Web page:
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What Makes Remote Workers More Productive?


Employees working from home or remotely log four more hours per week than their colleagues in the office Source: Gallup research


Because of the flexibility that working from a distance allows, employees are also more likely to spread their work throughout the day in different ways. For example, they are more likely to work after business hours.


Ryan Robinson, a content marketer that works 100% remotely with his clients agrees. He shares, “Being fully remote with my clients gives me the permission to work during my peak hours of the day—which tend to be extremely early. The hours from 5:00am – 11:00am are when I get my best work done, and in previous jobs that time would often go to waste simply because it wasn’t the norm. Choosing to start freelancing and work with clients in a capacity that allows for a more flexible work schedule has been one of the best decisions I’ve made for the quality of my own output.”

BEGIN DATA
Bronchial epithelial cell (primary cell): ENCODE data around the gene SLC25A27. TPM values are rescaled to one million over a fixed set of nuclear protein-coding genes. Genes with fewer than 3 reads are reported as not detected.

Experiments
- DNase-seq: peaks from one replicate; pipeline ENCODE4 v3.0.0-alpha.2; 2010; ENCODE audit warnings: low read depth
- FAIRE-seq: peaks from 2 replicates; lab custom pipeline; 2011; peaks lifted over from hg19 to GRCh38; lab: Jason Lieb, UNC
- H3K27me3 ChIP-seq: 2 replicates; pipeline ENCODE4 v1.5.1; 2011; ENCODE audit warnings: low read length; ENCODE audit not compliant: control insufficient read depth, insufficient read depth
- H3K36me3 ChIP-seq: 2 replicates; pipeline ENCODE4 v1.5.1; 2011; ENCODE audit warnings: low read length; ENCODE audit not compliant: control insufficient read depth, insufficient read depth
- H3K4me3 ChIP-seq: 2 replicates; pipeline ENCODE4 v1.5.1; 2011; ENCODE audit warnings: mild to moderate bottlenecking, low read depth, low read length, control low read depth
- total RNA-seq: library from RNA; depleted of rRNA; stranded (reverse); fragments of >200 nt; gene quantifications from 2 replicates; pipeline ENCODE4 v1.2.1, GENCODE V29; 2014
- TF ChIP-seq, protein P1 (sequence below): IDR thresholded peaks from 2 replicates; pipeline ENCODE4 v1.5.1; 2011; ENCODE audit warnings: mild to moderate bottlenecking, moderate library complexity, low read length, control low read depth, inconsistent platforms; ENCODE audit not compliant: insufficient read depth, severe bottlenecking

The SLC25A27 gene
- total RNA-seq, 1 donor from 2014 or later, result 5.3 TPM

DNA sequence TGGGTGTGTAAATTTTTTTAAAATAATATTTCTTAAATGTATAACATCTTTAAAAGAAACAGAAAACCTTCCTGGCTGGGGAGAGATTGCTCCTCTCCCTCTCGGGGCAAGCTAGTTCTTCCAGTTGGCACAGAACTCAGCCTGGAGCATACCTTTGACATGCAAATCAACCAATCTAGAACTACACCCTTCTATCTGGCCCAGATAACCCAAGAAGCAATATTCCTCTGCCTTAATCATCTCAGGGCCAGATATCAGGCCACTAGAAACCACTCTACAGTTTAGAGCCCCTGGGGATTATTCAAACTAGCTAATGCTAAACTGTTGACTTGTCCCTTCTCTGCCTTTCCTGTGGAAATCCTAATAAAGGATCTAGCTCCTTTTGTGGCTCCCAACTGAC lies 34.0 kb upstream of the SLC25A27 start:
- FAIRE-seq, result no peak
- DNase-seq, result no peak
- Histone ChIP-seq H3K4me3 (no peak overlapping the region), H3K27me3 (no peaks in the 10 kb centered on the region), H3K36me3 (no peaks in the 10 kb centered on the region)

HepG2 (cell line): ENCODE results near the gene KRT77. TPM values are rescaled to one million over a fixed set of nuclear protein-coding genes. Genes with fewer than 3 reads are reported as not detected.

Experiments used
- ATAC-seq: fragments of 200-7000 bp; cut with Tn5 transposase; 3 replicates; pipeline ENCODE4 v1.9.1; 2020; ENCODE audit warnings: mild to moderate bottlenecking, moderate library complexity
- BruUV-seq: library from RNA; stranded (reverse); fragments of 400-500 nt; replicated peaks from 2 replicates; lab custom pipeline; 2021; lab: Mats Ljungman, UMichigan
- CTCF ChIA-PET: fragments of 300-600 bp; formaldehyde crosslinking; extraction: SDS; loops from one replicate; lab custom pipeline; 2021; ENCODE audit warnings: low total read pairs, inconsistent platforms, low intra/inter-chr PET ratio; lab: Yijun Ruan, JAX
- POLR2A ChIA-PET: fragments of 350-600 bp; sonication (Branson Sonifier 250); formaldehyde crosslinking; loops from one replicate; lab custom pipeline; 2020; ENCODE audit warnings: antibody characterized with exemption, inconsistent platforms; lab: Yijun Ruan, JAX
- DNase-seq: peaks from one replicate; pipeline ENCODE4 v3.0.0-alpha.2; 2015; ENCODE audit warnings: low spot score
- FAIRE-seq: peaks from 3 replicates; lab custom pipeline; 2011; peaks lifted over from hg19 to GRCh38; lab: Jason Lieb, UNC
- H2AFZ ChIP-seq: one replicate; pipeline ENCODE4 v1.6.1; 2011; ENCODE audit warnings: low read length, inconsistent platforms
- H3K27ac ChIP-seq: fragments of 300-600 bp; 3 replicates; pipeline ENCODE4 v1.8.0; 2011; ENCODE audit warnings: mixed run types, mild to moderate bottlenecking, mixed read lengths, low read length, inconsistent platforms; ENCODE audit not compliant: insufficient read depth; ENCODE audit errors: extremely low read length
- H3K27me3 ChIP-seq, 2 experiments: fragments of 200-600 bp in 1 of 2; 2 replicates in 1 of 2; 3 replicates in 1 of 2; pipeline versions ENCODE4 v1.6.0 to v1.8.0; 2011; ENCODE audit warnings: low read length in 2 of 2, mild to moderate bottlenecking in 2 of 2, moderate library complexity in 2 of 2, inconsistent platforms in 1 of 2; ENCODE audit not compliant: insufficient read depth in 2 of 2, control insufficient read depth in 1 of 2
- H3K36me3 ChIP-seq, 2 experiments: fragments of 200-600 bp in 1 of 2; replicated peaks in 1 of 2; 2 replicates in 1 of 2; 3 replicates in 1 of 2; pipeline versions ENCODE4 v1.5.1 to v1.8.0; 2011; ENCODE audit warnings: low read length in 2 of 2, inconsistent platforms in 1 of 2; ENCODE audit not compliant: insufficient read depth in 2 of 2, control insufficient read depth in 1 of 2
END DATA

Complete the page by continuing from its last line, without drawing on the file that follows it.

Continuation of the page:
They are more engaged

A recent Gallup study reported that remote workers appear to be more engaged with their work than office employees –Some of the reasons pointed out by the Harvard Business Review include the fact that proximity does not always lead to quality conversations and that when people are absent from the office, they put more effort in reconnecting with the rest when they are back. 66% of Flexjob survey respondents said their productivity improved when not in an office, and 76% said there are fewer distractions outside of offices.


They are more productive

Remote work is growing in popularity, and why wouldn’t it? Remote work benefits both the worker and the employers.


Here are a few top benefits:

  • Remote work provides flexibility and productivity. A Stats study showed JD Edwards teleworkers were shown to be 20-25 percent more productive than their office colleagues. Additionally, American Express employees who worked from home were 43 percent more productive.